Technical Activity Committee on ON-LINE TESTING
|TAC Chair:||Michael NICOLAIDIS, firstname.lastname@example.org|
|Subcommittee on Fault-Tolerant and Self-Calibrating Methodologies and EDA for Mitigating Reliability, Yield and Power Issues in Nano-CMOS|
The increased complexity of electronic systems has seen increasing reliability needs in various application domains as well as pressure for low cost products. There is a corresponding increased demand for cost-effective on-line test techniques. These needs will increase dramatically in the near future, since very deep submicron and nano-technologies will impact adversely noise margins and make mandatory on-line testing solutions.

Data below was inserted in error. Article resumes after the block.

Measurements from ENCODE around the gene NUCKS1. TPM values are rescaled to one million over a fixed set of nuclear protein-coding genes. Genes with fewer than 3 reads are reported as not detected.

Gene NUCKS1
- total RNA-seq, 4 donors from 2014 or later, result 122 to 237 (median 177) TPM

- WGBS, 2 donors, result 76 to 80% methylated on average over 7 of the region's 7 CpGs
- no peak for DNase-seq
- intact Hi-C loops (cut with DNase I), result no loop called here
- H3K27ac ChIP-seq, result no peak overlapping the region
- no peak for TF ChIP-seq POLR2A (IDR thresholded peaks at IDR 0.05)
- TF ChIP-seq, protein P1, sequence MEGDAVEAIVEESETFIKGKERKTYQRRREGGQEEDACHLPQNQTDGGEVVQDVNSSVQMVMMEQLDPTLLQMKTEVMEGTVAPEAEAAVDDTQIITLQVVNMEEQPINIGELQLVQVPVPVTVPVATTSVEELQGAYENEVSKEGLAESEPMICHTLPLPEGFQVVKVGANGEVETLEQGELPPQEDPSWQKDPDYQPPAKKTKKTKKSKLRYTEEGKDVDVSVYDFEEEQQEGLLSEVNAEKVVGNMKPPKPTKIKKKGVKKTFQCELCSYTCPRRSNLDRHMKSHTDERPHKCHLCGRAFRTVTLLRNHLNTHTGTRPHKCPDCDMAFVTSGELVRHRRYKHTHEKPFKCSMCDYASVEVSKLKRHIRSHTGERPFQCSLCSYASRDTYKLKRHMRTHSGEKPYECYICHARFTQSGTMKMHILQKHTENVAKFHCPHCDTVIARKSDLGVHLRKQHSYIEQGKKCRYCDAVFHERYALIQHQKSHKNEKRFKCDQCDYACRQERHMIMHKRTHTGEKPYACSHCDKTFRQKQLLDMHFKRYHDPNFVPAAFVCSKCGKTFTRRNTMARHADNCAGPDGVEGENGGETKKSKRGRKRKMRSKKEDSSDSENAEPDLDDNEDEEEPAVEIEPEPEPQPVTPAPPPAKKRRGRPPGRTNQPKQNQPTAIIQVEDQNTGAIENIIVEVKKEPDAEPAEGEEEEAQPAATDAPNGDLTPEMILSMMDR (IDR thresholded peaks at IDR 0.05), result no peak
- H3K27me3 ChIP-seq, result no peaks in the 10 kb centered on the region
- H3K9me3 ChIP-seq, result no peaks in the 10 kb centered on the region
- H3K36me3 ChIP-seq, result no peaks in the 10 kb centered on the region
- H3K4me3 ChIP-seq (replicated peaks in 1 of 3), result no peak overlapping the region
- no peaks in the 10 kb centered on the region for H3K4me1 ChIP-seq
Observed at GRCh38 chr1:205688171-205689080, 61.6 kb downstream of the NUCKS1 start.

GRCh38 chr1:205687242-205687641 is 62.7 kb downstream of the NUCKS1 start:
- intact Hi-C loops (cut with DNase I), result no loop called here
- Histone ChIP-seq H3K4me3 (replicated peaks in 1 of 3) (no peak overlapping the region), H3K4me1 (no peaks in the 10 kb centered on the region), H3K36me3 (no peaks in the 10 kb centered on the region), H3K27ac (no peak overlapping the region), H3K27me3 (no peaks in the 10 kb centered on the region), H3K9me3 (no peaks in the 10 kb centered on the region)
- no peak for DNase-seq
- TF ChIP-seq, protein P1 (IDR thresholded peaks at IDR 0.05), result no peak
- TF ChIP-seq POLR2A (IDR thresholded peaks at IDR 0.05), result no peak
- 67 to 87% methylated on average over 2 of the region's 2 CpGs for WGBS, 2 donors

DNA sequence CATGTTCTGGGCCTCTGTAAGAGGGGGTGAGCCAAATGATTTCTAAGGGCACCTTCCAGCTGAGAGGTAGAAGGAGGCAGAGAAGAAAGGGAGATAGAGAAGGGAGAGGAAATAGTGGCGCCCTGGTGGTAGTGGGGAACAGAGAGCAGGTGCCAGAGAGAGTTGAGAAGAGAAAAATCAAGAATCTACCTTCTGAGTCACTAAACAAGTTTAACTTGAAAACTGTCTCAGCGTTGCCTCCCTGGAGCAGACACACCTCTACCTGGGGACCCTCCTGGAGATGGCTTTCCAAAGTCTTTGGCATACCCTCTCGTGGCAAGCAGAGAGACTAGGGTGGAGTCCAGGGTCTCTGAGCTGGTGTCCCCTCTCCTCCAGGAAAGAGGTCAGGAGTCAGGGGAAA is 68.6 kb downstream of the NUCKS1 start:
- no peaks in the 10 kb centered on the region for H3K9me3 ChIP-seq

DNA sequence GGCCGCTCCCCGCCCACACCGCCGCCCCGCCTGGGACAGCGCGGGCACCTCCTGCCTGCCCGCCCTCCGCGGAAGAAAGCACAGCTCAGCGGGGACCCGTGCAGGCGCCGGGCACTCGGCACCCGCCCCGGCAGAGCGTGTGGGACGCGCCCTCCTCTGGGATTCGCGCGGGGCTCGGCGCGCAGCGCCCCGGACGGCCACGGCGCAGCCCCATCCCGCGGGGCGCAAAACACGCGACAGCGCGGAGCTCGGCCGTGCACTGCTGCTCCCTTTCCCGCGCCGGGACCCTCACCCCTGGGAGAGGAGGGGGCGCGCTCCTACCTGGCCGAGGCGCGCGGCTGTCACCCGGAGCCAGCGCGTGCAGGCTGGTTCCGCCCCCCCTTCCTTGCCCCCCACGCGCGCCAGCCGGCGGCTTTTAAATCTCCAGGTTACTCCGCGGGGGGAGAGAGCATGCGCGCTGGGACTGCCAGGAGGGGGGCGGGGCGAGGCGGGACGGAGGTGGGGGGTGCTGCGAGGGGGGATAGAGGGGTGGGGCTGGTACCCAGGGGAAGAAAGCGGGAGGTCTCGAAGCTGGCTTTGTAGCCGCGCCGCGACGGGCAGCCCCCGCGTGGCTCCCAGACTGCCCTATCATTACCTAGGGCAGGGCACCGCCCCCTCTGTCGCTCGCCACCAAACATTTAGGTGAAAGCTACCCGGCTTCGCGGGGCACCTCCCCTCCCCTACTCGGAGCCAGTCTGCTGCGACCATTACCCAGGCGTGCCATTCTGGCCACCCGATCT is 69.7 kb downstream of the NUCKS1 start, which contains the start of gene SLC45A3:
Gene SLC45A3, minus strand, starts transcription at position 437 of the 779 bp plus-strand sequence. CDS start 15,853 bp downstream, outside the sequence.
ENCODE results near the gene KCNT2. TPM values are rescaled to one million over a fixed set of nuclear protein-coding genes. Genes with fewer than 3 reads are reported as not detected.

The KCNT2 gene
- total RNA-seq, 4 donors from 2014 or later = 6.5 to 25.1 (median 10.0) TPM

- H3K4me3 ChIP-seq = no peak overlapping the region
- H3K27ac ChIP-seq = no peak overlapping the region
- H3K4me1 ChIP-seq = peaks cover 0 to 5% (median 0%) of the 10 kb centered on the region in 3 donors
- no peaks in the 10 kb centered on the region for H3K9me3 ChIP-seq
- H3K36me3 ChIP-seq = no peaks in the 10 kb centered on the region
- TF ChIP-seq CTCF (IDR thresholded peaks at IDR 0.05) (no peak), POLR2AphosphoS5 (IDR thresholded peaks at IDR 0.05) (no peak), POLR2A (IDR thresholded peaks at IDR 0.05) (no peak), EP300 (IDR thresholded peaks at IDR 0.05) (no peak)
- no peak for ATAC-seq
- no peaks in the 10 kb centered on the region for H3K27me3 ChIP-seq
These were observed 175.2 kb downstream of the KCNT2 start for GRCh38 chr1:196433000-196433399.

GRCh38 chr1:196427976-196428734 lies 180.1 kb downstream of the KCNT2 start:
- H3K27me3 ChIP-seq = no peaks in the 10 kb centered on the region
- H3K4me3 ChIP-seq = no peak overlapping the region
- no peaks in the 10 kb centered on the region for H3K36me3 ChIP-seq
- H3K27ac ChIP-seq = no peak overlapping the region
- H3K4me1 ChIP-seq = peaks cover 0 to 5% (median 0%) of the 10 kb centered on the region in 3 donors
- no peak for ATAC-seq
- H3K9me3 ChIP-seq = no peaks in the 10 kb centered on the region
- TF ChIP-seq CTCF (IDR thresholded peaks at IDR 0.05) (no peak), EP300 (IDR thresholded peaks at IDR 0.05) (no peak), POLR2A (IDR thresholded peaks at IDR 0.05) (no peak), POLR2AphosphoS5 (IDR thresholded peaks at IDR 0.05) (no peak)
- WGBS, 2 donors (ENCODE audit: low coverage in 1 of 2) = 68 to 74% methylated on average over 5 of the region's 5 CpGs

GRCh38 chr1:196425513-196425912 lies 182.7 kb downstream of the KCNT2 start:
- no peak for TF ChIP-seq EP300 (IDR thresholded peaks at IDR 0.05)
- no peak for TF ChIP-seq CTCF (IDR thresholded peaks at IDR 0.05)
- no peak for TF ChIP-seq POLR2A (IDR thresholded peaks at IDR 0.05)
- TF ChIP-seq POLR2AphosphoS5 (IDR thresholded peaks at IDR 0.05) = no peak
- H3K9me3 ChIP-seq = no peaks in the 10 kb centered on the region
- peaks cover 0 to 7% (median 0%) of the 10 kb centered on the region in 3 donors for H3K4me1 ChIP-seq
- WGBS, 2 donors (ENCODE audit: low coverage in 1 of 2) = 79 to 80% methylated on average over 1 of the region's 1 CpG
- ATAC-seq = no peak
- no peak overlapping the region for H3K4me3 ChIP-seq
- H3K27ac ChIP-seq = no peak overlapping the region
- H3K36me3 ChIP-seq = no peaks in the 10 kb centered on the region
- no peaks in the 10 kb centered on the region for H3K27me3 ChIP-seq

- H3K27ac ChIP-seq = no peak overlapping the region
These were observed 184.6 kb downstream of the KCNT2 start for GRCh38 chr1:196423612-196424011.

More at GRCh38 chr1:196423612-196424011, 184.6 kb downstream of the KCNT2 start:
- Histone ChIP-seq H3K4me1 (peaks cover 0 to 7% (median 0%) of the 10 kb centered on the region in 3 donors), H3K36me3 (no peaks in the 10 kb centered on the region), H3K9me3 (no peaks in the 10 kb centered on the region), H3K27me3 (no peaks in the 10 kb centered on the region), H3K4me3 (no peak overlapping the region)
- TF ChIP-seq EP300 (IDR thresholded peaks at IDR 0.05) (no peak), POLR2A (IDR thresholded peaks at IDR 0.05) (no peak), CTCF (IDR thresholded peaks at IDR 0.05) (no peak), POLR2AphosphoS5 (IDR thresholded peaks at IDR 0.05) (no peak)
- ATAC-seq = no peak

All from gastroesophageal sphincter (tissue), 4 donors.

On-line testing and hardware fault tolerance are among the oldest fields of computer science. They was developed for improving reliability and/or availability of electronic systems. There are three main situations where reliability improvements are mandatory:
- when the reliability of components produced by a fabrication process is very low,
- when an application requires very high levels of reliability,
- when a hostile environment reduces the reliability of components which, in normal conditions, provide acceptable reliability levels.